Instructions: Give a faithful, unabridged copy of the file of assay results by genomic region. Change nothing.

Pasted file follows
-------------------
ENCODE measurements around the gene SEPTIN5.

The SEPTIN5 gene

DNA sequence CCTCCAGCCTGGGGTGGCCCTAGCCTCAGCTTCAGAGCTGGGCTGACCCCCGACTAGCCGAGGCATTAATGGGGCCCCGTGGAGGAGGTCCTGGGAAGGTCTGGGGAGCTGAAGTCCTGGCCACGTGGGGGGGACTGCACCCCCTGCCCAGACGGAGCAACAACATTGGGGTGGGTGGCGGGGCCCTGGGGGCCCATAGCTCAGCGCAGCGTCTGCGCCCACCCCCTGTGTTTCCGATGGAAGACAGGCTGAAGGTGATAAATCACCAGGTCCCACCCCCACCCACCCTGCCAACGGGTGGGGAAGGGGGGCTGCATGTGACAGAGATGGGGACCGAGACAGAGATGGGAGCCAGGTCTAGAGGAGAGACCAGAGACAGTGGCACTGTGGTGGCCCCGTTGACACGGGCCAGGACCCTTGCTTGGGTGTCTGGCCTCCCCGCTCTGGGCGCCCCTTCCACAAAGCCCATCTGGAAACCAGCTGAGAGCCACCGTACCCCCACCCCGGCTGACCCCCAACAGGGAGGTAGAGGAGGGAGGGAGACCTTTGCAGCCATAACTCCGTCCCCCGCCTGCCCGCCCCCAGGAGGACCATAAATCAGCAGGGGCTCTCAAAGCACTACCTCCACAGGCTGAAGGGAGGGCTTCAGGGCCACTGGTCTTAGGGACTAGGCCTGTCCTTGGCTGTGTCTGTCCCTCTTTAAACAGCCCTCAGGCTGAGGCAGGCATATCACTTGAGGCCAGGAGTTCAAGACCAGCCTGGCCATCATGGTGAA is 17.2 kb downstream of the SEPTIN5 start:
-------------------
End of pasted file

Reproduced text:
ENCODE measurements around the gene SEPTIN5.

The SEPTIN5 gene

DNA sequence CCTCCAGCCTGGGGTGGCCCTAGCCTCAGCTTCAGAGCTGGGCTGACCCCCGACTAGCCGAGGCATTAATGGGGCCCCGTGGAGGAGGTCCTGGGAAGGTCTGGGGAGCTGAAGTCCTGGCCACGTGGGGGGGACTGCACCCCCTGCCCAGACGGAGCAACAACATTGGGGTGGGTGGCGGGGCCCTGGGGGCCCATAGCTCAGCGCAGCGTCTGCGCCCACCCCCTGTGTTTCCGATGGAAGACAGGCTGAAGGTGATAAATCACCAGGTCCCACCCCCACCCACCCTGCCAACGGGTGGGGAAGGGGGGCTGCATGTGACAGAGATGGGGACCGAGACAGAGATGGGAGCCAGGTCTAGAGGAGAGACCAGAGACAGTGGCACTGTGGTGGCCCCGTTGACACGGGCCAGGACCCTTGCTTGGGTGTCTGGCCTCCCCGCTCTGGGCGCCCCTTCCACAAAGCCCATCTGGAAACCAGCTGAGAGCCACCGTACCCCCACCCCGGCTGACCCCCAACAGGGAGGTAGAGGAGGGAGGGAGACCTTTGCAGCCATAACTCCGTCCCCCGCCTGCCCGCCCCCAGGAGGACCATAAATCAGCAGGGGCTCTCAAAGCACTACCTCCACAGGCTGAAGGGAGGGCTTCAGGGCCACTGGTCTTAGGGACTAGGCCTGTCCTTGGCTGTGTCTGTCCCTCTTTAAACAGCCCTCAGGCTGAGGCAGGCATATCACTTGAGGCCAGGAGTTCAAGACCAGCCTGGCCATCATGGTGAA is 17.2 kb downstream of the SEPTIN5 start: